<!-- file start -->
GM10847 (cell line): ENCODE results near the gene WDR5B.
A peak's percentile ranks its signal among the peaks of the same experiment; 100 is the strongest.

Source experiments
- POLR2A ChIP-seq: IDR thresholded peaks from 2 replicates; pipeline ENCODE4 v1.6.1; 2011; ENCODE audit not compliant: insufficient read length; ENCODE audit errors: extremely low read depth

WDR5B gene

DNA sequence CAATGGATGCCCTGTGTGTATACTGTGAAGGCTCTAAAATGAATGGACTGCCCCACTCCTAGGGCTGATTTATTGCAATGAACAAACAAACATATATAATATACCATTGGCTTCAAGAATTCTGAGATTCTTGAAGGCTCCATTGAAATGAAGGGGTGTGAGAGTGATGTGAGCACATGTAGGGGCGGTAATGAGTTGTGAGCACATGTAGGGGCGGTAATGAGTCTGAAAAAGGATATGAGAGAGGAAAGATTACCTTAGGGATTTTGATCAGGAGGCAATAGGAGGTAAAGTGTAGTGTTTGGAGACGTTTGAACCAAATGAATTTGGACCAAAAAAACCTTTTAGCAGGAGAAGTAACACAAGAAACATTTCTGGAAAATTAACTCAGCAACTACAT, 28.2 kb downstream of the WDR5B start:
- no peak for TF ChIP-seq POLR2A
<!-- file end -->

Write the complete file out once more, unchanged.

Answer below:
GM10847 (cell line): ENCODE results near the gene WDR5B.
A peak's percentile ranks its signal among the peaks of the same experiment; 100 is the strongest.

Source experiments
- POLR2A ChIP-seq: IDR thresholded peaks from 2 replicates; pipeline ENCODE4 v1.6.1; 2011; ENCODE audit not compliant: insufficient read length; ENCODE audit errors: extremely low read depth

WDR5B gene

DNA sequence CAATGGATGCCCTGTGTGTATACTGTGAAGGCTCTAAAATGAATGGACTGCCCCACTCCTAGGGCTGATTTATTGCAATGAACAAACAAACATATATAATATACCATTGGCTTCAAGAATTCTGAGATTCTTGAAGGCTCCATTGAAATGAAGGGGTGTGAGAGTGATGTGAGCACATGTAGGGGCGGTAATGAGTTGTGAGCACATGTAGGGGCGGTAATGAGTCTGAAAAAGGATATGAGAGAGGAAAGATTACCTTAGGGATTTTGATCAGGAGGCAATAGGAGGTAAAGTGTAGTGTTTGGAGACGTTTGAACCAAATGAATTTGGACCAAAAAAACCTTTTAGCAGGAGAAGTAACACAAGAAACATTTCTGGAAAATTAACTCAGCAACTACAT, 28.2 kb downstream of the WDR5B start:
- no peak for TF ChIP-seq POLR2A